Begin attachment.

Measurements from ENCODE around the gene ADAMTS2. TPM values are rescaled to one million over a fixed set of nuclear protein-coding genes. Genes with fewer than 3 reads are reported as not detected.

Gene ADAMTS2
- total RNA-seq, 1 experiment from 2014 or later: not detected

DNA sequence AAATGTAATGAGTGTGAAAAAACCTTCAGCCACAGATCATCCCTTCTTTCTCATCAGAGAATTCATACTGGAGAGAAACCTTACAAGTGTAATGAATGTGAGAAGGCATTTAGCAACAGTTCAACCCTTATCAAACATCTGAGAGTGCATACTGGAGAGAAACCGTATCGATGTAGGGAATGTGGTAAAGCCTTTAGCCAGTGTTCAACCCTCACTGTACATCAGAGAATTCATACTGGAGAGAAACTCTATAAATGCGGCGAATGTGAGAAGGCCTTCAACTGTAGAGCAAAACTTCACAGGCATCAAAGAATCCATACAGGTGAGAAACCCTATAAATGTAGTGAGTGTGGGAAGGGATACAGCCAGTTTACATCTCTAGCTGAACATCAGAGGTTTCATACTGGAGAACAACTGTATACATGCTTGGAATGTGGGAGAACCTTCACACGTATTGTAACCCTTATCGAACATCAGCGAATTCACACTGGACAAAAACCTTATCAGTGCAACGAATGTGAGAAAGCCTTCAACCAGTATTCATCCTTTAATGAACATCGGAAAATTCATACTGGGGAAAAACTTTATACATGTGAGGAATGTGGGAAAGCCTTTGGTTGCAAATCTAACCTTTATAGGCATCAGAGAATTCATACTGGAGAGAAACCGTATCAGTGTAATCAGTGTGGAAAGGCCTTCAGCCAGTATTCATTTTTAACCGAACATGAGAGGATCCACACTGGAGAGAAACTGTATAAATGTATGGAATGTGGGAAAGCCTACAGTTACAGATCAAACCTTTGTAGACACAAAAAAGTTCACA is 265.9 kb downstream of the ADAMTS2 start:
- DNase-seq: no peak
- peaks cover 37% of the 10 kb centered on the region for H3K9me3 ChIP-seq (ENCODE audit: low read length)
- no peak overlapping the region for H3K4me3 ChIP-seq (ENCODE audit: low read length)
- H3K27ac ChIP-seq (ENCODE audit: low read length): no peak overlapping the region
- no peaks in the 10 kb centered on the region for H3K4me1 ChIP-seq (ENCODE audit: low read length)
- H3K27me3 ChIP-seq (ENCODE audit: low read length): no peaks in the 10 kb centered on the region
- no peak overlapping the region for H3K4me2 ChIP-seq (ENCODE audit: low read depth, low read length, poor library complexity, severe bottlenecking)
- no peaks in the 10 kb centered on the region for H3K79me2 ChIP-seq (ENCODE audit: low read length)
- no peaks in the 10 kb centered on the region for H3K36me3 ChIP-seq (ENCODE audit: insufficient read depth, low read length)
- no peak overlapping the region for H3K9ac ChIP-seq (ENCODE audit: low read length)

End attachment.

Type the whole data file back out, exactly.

Measurements from ENCODE around the gene ADAMTS2. TPM values are rescaled to one million over a fixed set of nuclear protein-coding genes. Genes with fewer than 3 reads are reported as not detected.

Gene ADAMTS2
- total RNA-seq, 1 experiment from 2014 or later: not detected

DNA sequence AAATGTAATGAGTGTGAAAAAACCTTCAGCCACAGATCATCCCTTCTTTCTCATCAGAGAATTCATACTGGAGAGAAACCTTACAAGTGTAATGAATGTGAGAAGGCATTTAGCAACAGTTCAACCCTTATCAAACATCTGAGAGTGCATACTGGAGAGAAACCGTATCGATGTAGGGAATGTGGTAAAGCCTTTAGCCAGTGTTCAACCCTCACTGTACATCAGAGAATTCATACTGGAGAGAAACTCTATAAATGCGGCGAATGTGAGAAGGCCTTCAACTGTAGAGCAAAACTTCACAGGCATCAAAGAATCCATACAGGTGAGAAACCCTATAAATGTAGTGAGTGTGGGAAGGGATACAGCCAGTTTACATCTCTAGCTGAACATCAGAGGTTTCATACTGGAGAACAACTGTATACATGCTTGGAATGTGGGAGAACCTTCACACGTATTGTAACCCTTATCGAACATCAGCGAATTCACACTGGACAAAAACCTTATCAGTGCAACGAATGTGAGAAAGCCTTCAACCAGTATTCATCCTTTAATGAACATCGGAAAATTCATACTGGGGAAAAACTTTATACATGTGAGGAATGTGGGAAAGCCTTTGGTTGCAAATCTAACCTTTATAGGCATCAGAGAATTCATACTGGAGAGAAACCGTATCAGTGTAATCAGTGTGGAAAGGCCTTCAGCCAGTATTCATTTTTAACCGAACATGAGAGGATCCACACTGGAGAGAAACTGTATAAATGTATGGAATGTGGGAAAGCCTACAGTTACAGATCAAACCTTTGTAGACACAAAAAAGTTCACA is 265.9 kb downstream of the ADAMTS2 start:
- DNase-seq: no peak
- peaks cover 37% of the 10 kb centered on the region for H3K9me3 ChIP-seq (ENCODE audit: low read length)
- no peak overlapping the region for H3K4me3 ChIP-seq (ENCODE audit: low read length)
- H3K27ac ChIP-seq (ENCODE audit: low read length): no peak overlapping the region
- no peaks in the 10 kb centered on the region for H3K4me1 ChIP-seq (ENCODE audit: low read length)
- H3K27me3 ChIP-seq (ENCODE audit: low read length): no peaks in the 10 kb centered on the region
- no peak overlapping the region for H3K4me2 ChIP-seq (ENCODE audit: low read depth, low read length, poor library complexity, severe bottlenecking)
- no peaks in the 10 kb centered on the region for H3K79me2 ChIP-seq (ENCODE audit: low read length)
- no peaks in the 10 kb centered on the region for H3K36me3 ChIP-seq (ENCODE audit: insufficient read depth, low read length)
- no peak overlapping the region for H3K9ac ChIP-seq (ENCODE audit: low read length)